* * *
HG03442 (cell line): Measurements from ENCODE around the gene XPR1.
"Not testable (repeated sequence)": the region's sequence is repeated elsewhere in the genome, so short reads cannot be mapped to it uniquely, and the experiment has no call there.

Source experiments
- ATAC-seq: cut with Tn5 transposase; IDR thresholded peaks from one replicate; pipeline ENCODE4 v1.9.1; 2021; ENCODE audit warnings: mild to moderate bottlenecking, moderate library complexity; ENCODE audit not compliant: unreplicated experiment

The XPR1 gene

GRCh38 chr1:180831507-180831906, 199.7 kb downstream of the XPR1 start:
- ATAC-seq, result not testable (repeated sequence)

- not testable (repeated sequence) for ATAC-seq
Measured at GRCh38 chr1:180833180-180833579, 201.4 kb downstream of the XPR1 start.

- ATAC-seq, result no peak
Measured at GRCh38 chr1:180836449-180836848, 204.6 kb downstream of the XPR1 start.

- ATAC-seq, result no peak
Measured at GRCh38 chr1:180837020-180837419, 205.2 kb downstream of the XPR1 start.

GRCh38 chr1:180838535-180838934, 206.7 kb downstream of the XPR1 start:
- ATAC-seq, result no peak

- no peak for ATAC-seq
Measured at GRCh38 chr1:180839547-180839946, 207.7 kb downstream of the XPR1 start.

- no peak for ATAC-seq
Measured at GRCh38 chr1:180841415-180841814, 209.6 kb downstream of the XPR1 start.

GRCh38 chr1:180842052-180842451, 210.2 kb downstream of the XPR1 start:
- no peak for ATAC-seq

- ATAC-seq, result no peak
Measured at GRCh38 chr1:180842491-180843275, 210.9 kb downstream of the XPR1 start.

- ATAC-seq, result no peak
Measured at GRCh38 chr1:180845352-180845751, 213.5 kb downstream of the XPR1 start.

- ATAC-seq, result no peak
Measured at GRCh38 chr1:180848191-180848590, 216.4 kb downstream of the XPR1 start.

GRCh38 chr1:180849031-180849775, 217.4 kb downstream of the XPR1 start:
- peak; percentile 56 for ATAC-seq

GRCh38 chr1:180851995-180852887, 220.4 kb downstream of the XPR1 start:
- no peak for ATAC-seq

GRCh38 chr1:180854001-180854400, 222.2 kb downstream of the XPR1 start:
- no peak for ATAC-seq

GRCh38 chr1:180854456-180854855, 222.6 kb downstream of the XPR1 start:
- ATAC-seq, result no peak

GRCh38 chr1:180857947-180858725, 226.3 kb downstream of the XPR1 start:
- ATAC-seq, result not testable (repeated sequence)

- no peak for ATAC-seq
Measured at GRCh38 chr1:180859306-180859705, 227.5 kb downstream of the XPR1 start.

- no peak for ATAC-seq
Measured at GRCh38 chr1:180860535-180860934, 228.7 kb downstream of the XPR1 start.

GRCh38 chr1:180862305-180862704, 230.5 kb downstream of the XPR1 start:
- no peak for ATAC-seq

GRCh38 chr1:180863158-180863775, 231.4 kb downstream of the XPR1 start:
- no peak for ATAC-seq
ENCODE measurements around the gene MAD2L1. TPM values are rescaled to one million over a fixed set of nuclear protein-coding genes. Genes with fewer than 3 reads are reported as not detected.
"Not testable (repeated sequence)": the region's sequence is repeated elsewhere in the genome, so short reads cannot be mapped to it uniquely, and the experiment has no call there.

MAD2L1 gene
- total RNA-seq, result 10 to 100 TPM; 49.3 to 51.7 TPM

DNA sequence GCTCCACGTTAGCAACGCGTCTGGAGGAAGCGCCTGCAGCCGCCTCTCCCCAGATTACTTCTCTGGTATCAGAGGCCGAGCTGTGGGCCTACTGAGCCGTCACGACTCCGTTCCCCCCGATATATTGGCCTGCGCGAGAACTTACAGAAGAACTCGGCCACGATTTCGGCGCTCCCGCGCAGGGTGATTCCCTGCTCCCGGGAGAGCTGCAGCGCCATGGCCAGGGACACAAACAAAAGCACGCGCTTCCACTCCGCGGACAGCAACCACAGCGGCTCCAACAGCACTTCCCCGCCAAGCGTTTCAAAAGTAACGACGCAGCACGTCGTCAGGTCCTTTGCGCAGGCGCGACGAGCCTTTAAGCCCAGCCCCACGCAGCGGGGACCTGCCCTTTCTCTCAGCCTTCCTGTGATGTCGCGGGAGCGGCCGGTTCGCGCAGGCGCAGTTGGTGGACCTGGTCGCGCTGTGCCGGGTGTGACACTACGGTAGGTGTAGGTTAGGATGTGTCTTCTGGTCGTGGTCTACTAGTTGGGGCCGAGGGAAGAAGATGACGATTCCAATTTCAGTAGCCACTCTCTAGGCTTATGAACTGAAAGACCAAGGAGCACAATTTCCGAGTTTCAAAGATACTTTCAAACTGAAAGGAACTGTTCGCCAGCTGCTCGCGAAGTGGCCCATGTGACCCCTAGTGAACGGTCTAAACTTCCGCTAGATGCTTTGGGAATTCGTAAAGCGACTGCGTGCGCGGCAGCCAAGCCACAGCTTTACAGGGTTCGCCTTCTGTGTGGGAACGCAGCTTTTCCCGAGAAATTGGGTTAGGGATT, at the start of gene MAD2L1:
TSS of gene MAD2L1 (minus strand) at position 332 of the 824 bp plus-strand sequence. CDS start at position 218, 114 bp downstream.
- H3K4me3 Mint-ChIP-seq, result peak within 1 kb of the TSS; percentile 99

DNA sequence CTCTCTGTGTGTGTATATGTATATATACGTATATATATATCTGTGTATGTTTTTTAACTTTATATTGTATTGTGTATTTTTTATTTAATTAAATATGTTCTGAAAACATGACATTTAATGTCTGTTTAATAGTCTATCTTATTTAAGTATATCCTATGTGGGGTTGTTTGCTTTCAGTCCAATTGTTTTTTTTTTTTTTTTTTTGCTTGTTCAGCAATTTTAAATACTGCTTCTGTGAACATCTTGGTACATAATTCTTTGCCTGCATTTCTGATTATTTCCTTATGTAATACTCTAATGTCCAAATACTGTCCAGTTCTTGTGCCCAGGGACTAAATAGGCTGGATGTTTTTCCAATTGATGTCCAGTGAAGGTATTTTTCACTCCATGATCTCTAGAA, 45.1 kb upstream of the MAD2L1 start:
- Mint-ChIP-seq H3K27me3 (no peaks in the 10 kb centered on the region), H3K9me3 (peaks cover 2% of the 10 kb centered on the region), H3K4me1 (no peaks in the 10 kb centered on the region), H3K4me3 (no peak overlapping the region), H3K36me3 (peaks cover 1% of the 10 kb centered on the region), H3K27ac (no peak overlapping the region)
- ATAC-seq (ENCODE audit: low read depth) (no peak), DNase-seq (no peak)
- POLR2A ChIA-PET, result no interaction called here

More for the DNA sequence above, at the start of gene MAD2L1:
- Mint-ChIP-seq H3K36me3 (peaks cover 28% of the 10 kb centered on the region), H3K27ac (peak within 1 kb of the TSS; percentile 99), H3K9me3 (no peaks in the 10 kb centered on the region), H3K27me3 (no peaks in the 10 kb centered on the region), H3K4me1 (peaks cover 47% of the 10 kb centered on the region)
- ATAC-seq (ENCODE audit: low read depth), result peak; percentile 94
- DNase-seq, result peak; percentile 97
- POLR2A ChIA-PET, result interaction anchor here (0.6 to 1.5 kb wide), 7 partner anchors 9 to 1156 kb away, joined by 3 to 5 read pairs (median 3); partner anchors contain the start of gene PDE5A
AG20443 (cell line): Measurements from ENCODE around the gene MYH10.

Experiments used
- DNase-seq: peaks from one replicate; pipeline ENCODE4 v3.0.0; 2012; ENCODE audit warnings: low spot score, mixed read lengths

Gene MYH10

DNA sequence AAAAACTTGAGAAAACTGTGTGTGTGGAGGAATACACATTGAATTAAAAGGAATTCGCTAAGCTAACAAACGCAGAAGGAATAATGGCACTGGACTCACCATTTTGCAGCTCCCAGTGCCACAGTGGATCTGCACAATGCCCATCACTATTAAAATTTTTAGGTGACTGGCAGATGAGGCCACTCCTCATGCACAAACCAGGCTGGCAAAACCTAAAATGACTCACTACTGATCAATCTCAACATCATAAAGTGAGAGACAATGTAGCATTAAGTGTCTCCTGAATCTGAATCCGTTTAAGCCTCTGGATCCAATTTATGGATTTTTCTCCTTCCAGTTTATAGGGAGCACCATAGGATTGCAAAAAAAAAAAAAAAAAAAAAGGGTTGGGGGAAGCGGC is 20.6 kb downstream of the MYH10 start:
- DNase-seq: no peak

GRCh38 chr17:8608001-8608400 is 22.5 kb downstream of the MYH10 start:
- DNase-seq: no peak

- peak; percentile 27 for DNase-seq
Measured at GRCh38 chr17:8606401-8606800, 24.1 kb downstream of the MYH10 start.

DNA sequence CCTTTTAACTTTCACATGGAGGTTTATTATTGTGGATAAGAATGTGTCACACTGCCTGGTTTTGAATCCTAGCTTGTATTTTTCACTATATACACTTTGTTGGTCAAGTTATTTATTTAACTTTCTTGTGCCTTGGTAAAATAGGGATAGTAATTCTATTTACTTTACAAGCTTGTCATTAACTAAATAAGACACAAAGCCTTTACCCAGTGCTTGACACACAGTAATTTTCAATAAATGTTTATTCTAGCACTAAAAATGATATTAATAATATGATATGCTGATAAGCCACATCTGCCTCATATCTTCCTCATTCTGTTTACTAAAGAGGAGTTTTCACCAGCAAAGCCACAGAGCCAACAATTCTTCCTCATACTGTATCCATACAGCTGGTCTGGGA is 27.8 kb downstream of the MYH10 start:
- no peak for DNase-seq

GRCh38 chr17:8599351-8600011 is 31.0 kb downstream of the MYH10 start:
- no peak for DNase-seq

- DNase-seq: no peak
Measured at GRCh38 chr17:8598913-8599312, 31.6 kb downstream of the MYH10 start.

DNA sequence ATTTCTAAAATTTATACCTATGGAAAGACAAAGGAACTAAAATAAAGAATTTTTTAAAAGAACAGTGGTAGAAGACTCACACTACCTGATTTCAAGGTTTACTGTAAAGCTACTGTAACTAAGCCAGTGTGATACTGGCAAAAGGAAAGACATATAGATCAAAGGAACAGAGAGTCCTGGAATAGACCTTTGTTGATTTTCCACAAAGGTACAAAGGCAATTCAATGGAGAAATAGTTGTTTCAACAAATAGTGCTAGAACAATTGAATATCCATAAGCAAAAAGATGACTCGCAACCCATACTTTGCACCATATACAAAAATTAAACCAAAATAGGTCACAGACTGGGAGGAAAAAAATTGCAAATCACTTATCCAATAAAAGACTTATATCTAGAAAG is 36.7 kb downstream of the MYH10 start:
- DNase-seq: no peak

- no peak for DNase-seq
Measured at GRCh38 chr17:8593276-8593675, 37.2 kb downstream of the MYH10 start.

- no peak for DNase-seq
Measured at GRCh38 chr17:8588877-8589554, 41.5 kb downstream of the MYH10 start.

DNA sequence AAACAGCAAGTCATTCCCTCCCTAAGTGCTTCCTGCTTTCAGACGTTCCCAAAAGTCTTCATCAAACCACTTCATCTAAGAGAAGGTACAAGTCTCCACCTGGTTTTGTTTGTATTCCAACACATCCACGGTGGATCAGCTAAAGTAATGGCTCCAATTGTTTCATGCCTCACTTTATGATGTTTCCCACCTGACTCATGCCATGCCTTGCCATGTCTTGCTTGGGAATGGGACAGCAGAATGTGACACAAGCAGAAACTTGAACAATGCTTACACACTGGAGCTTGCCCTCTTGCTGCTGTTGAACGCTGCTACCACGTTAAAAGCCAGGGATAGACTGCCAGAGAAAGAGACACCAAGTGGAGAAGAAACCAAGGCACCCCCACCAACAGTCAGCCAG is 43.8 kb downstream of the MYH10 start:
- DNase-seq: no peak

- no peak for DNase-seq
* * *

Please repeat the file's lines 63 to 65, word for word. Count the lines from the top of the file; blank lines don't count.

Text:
Experiments used
- DNase-seq: peaks from one replicate; pipeline ENCODE4 v3.0.0; 2012; ENCODE audit warnings: low spot score, mixed read lengths

Gene MYH10